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Have a good idea for a new product for SFE or Olimex? Let us know!
I have already sent an email to the spark@sparkfun,but I thought I'll post it here too.

Hey Sparkfun,
I'm an undergrad student in electronics from India.I blog at

I'm going to go right over to the topic,which is a Cypress PSoC 3 board I've designed,which I feel would be a great addition to your product catalog.I have designed it in line with the Arduino mantra,of low cost and easy to use and versatile hardware.I noticed you already keep a PSoC 1 board,but this one is based on the PSoC3,and can support the PSoC5 too.

It has been featured on,and generated good interest among the Cypress PSoC community so far.I have got numerous emails asking I could sell them,and many of them suggested I approach you guys with my design,to take it forward.

I call it the "EzPSoC3",of which I attach a few pictures and design files in its fully(almost) assembled form.
Heres a feature list of the board:
-Uses the unique Mixed Signal (48pin SSOP) PSoC3 family of chips,i.e upto 64kb Flash and 8kb SRAM as well as 2kb EEPROM.
The Cypress PSoC3 is an 8051 core Mixed Signal System on chip,with a max clock speed of 67Mhz.
-has 26 GPIOs brought out to 0.1" pitch headers,which are at a breadboard compatible distance apart from each other.
-5 and 3.3V logic levels supported
-on-board USB connector can be used for USB based designs
-Has an on-board 32khz crystal for the on chip RTC.
-Easy programming via a USB Bootloader.
-An on-board user-programmable LED,and an LED to indicate bootloader status.

The board was designed in EAGLE V5.8,and I have used the sparkfun library to make this initial version of the board.

In my opinion,this is attractive from a commercial stand point because:

-This is the only easy to use and low cost PSoC3 board out there.
-The other PSoC boards are from the company(Cypress semi.) and are all very very costly.
-Not only are the existing boards costly,but they are not that prototyping friendly.This design begs you to plug and play!
-This board uses a USB bootloader,which eliminates the need for a "miniprog3"(the programmer reqd.) which itself is $89 on the Cypress web-store.
The remaining points in this are due to the greatness of the chip and software itself.I will not go into that,since I guess you guys know the awesome power that the mixed signal PSoC3 platform provides.Also,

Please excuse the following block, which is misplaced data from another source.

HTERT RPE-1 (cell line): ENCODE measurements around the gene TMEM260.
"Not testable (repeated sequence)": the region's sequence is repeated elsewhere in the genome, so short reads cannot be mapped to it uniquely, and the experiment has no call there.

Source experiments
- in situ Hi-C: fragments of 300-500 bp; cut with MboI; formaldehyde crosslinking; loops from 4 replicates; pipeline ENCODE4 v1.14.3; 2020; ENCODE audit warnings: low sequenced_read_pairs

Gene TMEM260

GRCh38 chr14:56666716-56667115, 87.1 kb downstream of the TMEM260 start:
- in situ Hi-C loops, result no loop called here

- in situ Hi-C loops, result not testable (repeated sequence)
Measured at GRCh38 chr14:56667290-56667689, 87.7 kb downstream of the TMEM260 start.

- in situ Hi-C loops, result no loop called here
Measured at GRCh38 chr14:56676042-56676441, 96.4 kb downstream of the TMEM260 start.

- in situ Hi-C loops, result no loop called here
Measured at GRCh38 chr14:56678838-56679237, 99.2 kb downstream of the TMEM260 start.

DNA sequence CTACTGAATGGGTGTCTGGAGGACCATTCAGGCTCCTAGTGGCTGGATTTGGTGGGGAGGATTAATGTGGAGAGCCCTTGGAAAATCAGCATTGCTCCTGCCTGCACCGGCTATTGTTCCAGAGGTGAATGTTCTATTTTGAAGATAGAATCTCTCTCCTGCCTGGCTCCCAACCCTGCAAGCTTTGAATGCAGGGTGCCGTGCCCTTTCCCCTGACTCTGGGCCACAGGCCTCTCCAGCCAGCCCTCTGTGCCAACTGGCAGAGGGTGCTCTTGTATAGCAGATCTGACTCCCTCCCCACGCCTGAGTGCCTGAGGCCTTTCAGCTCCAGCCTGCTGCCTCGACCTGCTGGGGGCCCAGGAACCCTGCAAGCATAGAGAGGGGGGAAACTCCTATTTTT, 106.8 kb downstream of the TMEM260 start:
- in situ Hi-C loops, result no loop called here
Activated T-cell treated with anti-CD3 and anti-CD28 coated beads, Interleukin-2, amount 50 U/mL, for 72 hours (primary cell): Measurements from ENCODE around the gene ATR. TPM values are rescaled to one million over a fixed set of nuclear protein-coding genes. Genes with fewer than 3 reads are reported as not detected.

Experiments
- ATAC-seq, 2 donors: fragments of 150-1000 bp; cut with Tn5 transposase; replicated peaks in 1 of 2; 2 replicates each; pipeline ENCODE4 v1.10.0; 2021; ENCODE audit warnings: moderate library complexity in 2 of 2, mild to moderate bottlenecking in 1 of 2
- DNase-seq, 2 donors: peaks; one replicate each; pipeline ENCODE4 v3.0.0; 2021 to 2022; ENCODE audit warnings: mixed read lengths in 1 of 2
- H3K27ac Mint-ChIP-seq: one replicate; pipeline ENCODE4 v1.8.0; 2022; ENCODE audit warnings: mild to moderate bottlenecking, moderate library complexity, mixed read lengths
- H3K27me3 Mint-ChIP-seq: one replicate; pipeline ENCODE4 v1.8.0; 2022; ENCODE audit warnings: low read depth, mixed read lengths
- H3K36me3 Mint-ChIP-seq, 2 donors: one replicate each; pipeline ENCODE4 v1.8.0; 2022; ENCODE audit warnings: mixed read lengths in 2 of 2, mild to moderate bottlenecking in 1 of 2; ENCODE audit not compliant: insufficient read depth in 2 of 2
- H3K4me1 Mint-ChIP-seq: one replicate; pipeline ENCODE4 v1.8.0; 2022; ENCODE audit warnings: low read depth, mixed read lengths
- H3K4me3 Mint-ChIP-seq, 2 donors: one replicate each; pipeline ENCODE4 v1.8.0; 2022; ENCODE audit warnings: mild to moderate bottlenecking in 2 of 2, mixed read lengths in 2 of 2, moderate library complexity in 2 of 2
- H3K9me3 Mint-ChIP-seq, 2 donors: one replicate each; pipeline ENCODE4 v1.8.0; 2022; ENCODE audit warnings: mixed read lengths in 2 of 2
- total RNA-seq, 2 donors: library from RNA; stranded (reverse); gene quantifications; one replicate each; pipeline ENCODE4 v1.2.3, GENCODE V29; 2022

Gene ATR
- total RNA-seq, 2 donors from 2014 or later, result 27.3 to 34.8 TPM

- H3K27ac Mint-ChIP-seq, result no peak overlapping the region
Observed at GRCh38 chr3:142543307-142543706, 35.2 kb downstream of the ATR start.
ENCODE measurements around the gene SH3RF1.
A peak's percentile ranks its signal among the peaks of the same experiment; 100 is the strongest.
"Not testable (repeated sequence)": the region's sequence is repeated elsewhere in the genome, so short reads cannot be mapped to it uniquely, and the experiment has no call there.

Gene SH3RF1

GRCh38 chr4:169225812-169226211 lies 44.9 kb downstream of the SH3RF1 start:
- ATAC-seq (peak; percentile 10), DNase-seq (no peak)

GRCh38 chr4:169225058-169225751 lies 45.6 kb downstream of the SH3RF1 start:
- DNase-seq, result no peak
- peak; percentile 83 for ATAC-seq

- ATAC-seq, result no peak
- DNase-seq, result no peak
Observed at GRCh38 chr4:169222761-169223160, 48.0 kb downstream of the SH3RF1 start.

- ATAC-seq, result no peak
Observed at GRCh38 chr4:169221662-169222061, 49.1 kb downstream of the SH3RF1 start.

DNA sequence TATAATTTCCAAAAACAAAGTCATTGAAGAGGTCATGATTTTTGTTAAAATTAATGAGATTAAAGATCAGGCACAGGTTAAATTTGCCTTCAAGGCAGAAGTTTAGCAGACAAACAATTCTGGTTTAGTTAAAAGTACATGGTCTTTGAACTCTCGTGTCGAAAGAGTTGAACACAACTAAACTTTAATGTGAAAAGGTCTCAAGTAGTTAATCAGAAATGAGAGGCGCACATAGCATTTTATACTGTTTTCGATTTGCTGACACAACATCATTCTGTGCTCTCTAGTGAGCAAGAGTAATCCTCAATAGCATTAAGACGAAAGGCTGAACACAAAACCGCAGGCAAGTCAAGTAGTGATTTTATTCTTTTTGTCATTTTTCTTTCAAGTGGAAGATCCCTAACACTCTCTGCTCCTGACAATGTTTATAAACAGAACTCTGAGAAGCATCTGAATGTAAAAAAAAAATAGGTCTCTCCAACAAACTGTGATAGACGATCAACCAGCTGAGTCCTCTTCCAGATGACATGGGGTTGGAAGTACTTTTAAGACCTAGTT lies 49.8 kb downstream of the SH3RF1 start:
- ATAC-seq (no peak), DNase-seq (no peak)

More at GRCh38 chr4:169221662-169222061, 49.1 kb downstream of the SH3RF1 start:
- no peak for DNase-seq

-The software here,i.e PSoC Creator 2.0 is a free,very intuitive and easy to use,GUI configuration oriented development environment,which is why people who have used it really get like it.There are an astounding number of regular as well as advanced components(example : SPDIF,multi channel Programmable Digital Filters etc) that are usable with the PSoC platform all easy to use and very well documented in their respective 'datasheets'.

As far as documentation and support goes,the company has a very good range of Videos and tutorials(here) as well as a broad library of quality appnotes around the PSoC 3 and 5.My beginners PSoC3 tutorial series is also in the drafting stage,and I will start rolling out these detailed tutorials soon.There is a very active forum(here and here on the company website too,and lots of hobbyists who use the PSoC3 and PSoC5.(but no where near the Arduino population.)

Now,note that this is an initial version of the board,and I have the following changes lined up.I haven't devoted much time to executing these yet,since I would like to know first if this proposal can lead to something more concrete.

Changelist,or rather to-do:
0.Make the device pads longer,since the current one has them a little short for the chip.
1.Change the GPIO and power header layouts to be arduino(mega?) compatible(so that shields and such may be shared conveniently.)
2.Use the 100pin TQFP package of the chip.That way,the board can have 2 versions,i.e the PSoC 3 and PSoC 5,since their TQFP packages are pin compatible.
3.Add a header for an 16x2 character LCD.
4.Use a mini-usb instead of a USB type B.
5.Add an external Mhz crystal with proper routing.
6.Integrate the 5pin programming header with the GPIO headers.
7.Improve the power supply section by having a DC barrel jack input to 5V and 3.3V regulators,each of which can be individually connected to the Analog and digital power lines using a jumper,which makes for a very flexible power supply section.
8.If its possible,add a MicroSD slot too.

How do the costs work?
Heres a rough workup of the costs involved-
Initial costs involved:
-The MiniProg3 - $89 (to burn the boot-loader on each board)

Per-board costs involved:
These are just an estimates..or rather timid guesses,'cuz I have no idea of the actual run-time costs you guys face.
--Chip cost will be up to $30.14 (100pcs) for the most feature rich PSoC5 part with ARM Cortex-M3 core and 256kb flash & 64kb SRAM and more..see it here..
--Costs for the other components on the board,i.e capacitors,resistors,voltage regulators,male/female headers and the USB connector would come to around 5-10 USD.
--Add 2USD for the PCB manufacture(I don't know what the assembly costs would be like.)
--Add 2USD for the miniUSB cable
So the cost comes to a maximum of $40-45,which is quite cheap for the kind of hardware-software solution that this is.

We could have 2-3 variants,with different chips,so we have hardware in different price bands and platforms,hence covering the entire PSoC3/5 hardware market.

I'll try and link the pictures of my prototype(note the incoming changes I mentioned above.),the relevant design files made in EAGLE V5.8.The project is licensed CC-BY-SA 3.0,and bears the OSHW logo.

Hope we can make this work.

Thanks and Regards,
Last edited by kmmankad on Wed May 02, 2012 2:06 pm, edited 1 time in total.